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Dynamic vs. Static Stretches: The Importance of Both

September 11, 2013

This post was written by Tiana Yom, MPH, CHES

Fall is coming, which means crisp autumn weather perfect for taking a walk or run outside! But don’t forget to stretch before you get moving and when you’re done.

Are your muscles sore or stiff after exercise? That slight pain and discomfort is called Delayed Onset Muscle Syndrome (DOMS). Pre- and post-workout stretches are crucial in preventing DOMS, cramps, and muscle fatigue. There are two types of stretches you can perform – dynamic and static, both of which are useful and beneficial to your muscles and body.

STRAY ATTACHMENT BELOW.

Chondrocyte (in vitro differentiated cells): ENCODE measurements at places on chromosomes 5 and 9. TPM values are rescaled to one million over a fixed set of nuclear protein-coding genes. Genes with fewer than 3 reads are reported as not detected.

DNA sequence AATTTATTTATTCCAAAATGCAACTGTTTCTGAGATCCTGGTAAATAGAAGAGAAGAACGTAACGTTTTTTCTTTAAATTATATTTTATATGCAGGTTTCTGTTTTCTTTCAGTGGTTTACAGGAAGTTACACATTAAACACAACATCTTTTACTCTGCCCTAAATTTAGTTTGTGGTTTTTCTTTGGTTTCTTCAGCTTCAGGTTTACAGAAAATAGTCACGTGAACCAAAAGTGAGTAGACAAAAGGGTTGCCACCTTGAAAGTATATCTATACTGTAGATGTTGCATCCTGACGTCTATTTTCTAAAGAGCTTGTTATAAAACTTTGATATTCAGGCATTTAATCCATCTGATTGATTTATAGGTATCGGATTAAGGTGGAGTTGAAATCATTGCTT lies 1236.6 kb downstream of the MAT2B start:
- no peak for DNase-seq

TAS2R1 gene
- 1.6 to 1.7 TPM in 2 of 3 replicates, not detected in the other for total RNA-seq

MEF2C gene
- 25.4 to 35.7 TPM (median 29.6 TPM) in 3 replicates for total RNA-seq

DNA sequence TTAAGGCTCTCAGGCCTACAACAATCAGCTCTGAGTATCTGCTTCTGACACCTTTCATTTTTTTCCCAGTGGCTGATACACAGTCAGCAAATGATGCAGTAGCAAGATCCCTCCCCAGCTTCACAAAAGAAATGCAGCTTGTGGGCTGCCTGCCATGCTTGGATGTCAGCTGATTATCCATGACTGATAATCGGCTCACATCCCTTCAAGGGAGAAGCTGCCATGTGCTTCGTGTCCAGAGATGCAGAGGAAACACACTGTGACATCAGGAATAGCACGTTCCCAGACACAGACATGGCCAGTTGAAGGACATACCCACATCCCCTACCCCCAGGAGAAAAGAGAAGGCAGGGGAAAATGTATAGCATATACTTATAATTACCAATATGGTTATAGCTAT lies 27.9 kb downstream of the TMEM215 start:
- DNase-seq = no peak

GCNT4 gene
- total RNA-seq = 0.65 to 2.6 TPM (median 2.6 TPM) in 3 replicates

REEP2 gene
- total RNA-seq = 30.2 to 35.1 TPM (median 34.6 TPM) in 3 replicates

Dynamic stretching involves movements that more closely resemble what the body does during sports activities, but without a lot of bouncing For example, wide arm circles, hip swings, and leg kicks. Dynamic stretches are usually performed before a workout with the goal to “wake up” the muscles.

Static stretching is used to improve flexibility and is generally done while the body is at rest, by stretching to a point of tension and holding that stretch for a few seconds to a couple of minutes. These stretches, which include touching one’s toes and standing lunges, are usually performed at the end of a workout.

For more information, read Mayo Clinic’s article on Stretching.

What are your favorite dynamic and static stretches?

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